A Senate committee plunged again Tuesday into a debate about the controversial insurance practice known as “assignment of benefits,” with the chairman vowing to resolve the issue after unsuccessful attempts in past years.
“We’ve got to own this issue once and for all,” Senate Banking and Insurance Chairman Doug Broxson, R-Gulf Breeze, said.
But with the issue pitting groups such as insurance companies and plaintiffs’ attorneys --- and with the key focus likely to be attorney fees --- expect a noisy fight over the next few months.
Assignment of benefits is a decades-old practice that involves insurance customers signing over claims to contractors, who do work and ultimately pursue payment from insurers. The issue has become controversial in recent years amid allegations by insurers that the system has become rife with fraud and litigation, driving up consumers’ insurance premiums.
Much of the focus has been on water-damage claims in South Florida for such things as busted pipes but also has extended to windshield-damage claims and now is spilling into the recovery in the Panhandle from Hurricane Michael.
State Chief Financial Officer Jimmy Patronis, who is from hard-hit Panama City, went before the committee Tuesday and implored lawmakers to address the so-called AOB issue. Patronis, whose office helps oversee the insurance industry, said he hasn’t limited his position to addressing attorney fees.
“I’ve had a call to action with the (insurance) carriers and I said, ‘Look, just do your job. As long as you are doing your job and you are fighting to make sure that our consumers are taken care of, then it makes it a lot easier to find where the bad actors exist,’ ” Patronis said, while discussing Hurricane Michael claims.
Broxson’s committee hosted speakers including Patronis, state Insurance Commissioner David Altmaier and Citizens Property Insurance Corp. President and CEO Barry Gilway. Other speakers were former Supreme Court Justice Kenneth Bell, who represents an insurance-industry group called the Personal Insurance Federation of Florida, and Orlando attorney Lee Jacobson, who represents the Florida Justice Association trial attorneys group.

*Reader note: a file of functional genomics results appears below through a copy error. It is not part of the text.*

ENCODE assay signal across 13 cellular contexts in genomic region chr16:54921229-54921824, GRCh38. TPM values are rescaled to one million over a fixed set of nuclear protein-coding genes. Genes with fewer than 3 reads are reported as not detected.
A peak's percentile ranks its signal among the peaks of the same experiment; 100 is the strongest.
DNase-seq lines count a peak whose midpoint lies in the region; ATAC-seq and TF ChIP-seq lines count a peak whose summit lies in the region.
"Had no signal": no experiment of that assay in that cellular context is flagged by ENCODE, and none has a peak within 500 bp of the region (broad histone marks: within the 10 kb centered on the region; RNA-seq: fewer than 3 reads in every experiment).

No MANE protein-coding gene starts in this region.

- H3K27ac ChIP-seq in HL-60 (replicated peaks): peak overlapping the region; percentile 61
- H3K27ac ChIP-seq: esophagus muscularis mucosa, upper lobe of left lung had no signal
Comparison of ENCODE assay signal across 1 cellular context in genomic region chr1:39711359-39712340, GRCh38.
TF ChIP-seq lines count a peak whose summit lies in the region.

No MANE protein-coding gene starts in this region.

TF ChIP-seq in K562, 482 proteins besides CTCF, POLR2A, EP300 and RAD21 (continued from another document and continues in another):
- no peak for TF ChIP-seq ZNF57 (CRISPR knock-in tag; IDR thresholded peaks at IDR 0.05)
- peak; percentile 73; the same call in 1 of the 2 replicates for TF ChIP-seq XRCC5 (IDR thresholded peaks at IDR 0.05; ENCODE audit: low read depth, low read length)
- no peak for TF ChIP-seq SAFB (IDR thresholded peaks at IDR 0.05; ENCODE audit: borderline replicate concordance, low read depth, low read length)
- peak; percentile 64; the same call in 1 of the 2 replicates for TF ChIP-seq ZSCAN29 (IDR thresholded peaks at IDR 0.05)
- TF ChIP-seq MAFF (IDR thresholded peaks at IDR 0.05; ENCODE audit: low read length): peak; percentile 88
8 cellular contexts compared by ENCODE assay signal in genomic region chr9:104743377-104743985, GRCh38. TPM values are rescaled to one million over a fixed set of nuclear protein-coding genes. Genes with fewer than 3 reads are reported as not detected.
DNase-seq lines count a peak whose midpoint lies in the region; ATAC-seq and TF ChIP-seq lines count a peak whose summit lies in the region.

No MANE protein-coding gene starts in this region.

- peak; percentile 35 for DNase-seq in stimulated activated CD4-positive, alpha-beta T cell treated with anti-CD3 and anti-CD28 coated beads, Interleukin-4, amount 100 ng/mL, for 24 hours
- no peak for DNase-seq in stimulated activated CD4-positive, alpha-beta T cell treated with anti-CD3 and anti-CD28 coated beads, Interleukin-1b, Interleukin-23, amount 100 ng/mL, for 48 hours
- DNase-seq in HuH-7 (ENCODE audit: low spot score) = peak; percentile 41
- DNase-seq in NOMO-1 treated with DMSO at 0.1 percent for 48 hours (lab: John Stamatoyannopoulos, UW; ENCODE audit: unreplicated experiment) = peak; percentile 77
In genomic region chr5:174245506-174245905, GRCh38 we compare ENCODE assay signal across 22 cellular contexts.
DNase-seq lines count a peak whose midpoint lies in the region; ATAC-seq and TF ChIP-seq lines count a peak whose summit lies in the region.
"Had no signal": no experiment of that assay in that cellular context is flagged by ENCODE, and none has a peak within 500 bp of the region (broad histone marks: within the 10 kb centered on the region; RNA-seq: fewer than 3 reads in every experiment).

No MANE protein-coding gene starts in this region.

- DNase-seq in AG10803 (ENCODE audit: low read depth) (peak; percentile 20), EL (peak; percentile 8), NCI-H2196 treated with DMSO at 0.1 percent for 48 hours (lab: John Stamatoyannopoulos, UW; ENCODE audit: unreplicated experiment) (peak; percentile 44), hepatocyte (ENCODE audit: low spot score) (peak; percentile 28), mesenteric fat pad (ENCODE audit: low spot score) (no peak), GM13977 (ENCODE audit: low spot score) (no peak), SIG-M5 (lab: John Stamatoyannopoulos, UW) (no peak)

Altmaier and Citizens officials have pointed to a spike in litigation about assignment of benefits for increased property-insurance rates. The Citizens Property Insurance Board last month, for example, approved a plan that would raise residential insurance rates by an average of 8.2 percent starting in September for customers of the state-backed insurer.
With the annual legislative session beginning March 5, the insurance industry and its supporters are focused on trying to limit attorney fees in AOB disputes. Broxson has filed a bill (SB 122) focused on fees, and Altmaier also backs taking action on the issue, telling the committee that litigation has “exploded” in recent years.
Bell acknowledged a “habitual battle between insurance companies and attorneys,” but he said the AOB debate involves a “significant problem that’s being caused by attorneys.”
But opponents of attorney-fee changes say assignment of benefits and the possibility of litigation help make sure insurers properly take care of claims.
“The assignment of benefits is the most mischaracterized, consumer-friendly tool that I’ve heard,” Jacobson said. “It’s a contract between two willing parties. It’s between the policyholder and his, her or its chosen vendor. They aren’t forced to sign this.”